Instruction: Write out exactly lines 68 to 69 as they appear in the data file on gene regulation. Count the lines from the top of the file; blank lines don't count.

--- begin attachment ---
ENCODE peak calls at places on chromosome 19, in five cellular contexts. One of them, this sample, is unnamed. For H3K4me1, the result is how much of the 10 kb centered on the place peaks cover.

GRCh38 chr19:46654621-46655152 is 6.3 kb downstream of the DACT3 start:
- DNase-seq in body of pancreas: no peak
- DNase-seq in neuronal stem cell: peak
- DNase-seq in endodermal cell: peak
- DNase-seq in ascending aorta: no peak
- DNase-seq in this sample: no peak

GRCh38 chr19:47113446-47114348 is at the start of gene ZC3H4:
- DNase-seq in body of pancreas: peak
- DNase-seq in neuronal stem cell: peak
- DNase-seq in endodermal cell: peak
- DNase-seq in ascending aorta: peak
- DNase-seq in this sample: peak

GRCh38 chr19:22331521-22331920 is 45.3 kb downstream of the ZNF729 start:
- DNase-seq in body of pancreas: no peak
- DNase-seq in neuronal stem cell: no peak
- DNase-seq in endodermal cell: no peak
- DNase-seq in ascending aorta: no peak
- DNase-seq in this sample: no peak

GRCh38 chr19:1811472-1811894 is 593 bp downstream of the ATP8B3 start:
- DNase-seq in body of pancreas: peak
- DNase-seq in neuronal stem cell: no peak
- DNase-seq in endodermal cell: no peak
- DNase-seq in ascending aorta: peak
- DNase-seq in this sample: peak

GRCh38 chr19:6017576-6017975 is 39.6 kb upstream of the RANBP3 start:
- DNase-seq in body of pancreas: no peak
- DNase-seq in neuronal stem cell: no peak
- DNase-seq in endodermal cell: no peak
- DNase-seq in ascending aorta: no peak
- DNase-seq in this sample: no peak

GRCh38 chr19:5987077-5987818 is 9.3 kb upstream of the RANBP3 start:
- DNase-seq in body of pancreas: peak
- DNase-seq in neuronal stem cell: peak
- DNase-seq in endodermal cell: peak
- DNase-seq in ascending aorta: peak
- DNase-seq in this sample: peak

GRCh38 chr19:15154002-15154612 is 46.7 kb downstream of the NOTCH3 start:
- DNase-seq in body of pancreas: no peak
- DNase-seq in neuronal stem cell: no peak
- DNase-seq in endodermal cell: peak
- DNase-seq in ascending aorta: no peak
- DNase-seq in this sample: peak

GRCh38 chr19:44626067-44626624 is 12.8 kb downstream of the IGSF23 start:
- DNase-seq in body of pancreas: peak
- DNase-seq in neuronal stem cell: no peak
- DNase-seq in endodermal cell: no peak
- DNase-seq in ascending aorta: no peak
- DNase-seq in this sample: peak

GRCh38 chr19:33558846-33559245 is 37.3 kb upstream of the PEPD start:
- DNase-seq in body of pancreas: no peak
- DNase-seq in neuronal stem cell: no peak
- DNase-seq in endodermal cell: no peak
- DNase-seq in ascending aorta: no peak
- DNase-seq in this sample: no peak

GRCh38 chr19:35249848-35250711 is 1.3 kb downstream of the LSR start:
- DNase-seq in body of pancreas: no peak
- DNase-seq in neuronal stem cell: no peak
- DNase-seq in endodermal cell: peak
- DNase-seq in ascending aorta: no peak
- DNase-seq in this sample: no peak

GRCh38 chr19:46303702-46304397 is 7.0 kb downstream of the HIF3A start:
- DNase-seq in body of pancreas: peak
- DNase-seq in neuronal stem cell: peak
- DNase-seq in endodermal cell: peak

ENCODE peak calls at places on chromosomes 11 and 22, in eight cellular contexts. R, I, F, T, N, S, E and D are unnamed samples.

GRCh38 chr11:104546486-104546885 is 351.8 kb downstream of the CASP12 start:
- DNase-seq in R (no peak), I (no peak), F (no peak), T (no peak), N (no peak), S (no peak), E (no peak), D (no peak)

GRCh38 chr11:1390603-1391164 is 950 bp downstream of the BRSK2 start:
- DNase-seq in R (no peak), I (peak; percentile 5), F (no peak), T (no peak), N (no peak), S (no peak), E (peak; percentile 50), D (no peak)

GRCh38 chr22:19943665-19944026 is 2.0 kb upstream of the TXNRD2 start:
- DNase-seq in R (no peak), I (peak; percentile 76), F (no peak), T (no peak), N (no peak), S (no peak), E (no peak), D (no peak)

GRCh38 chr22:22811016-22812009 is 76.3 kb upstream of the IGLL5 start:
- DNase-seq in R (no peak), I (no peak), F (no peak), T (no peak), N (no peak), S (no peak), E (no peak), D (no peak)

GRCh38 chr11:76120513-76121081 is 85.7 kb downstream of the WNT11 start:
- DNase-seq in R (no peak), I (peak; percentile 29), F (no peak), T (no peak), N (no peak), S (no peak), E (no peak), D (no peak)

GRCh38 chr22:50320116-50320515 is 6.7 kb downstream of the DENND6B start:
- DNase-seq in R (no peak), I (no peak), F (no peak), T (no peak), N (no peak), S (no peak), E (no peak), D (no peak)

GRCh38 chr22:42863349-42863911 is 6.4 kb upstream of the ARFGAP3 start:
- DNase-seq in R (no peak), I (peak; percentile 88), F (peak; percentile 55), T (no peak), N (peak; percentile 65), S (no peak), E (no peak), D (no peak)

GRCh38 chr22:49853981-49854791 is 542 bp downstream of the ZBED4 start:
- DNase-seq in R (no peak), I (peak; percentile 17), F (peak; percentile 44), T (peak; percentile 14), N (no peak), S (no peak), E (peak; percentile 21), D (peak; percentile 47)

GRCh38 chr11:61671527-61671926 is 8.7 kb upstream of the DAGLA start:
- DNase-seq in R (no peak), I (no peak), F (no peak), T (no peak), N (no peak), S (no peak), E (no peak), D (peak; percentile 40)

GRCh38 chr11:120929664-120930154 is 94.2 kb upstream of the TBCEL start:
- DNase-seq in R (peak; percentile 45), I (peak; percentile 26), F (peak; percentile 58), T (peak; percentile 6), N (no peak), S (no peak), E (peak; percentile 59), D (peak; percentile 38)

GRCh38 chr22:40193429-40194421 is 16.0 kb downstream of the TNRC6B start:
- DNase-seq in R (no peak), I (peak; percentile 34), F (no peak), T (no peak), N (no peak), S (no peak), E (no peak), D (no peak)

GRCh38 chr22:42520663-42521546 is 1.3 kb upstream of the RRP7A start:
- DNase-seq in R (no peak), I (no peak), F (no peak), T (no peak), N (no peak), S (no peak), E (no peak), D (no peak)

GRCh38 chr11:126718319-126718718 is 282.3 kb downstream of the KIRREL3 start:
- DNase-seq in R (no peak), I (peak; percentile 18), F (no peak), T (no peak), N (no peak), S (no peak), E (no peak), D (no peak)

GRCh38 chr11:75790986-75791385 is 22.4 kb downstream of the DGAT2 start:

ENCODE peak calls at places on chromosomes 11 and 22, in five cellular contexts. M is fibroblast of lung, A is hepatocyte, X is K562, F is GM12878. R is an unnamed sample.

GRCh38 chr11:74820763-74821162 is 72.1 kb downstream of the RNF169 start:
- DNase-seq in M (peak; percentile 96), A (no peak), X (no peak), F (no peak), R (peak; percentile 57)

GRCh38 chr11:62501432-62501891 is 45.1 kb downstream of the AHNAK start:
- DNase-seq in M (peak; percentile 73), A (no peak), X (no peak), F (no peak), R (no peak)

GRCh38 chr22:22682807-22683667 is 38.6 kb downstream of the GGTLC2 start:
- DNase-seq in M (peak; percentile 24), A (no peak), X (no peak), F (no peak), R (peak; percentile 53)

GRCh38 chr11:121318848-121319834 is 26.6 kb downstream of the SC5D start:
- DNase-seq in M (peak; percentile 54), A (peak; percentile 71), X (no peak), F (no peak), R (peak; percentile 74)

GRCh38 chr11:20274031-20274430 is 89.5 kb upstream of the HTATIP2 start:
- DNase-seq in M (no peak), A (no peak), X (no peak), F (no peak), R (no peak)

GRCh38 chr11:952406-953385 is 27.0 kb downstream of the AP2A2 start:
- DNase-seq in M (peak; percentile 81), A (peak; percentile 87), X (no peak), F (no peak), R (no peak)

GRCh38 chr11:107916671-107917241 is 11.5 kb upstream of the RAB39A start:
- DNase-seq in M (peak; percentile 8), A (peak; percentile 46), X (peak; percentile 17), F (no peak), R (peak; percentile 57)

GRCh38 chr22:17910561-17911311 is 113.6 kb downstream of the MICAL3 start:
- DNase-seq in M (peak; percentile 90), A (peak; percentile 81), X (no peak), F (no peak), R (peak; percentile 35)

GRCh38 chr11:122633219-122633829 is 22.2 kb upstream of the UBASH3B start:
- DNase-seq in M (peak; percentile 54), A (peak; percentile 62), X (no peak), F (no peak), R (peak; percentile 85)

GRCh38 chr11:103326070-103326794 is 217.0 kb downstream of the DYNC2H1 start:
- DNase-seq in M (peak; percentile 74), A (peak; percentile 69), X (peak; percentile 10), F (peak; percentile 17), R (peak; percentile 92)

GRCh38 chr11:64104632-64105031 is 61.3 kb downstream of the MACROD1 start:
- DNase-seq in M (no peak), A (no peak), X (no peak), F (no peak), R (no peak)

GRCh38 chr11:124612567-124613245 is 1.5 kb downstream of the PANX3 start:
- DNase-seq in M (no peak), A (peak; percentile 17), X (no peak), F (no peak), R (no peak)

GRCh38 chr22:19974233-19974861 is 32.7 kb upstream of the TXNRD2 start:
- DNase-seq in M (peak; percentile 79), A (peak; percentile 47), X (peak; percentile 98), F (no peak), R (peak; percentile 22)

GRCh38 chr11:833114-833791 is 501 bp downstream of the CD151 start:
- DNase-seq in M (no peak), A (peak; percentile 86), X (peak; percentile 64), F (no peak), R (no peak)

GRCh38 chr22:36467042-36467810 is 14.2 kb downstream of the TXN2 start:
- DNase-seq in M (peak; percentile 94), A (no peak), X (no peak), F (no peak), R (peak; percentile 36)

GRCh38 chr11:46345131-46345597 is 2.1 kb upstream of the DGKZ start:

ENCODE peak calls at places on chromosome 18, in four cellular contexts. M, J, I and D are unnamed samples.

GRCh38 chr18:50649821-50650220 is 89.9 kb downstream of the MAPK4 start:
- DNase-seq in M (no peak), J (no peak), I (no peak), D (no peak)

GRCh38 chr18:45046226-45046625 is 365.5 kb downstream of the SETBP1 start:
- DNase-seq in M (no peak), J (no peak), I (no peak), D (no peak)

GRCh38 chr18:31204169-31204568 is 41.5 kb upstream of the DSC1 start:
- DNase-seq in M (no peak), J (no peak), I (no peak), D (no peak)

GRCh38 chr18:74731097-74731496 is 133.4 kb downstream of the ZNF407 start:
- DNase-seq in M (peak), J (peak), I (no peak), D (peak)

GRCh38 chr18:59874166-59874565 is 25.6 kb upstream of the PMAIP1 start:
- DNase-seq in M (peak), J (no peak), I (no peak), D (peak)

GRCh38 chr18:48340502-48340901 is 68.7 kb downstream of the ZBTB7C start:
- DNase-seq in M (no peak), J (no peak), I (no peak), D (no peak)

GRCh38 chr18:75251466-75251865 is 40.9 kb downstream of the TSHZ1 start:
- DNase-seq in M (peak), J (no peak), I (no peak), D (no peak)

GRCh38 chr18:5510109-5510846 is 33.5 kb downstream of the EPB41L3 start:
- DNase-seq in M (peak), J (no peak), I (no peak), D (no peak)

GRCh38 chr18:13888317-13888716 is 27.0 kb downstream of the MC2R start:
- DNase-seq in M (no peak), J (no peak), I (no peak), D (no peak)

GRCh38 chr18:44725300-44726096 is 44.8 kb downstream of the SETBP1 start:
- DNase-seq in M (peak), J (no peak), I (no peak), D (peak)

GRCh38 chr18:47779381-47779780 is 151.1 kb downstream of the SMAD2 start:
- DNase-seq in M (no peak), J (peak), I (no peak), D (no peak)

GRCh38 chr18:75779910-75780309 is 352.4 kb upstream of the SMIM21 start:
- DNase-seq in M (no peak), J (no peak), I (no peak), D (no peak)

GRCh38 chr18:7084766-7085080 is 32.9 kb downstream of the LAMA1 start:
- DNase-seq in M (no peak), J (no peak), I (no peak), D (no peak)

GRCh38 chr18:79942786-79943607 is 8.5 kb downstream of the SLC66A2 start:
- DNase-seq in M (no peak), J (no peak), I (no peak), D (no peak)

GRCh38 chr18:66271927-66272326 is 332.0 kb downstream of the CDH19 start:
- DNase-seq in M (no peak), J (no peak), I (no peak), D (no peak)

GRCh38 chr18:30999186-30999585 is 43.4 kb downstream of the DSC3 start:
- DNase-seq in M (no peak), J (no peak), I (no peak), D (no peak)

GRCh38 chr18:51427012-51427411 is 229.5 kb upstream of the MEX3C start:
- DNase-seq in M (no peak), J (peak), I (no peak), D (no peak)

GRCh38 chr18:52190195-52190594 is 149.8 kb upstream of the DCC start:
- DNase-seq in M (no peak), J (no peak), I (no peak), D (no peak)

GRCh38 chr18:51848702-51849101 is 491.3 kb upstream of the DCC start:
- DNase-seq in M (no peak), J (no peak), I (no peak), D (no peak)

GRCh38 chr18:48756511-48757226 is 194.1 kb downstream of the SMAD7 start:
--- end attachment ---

- DNase-seq in R (no peak), I (no peak), F (no peak), T (no peak), N (no peak), S (no peak), E (no peak), D (no peak)

GRCh38 chr11:1390603-1391164 is 950 bp downstream of the BRSK2 start: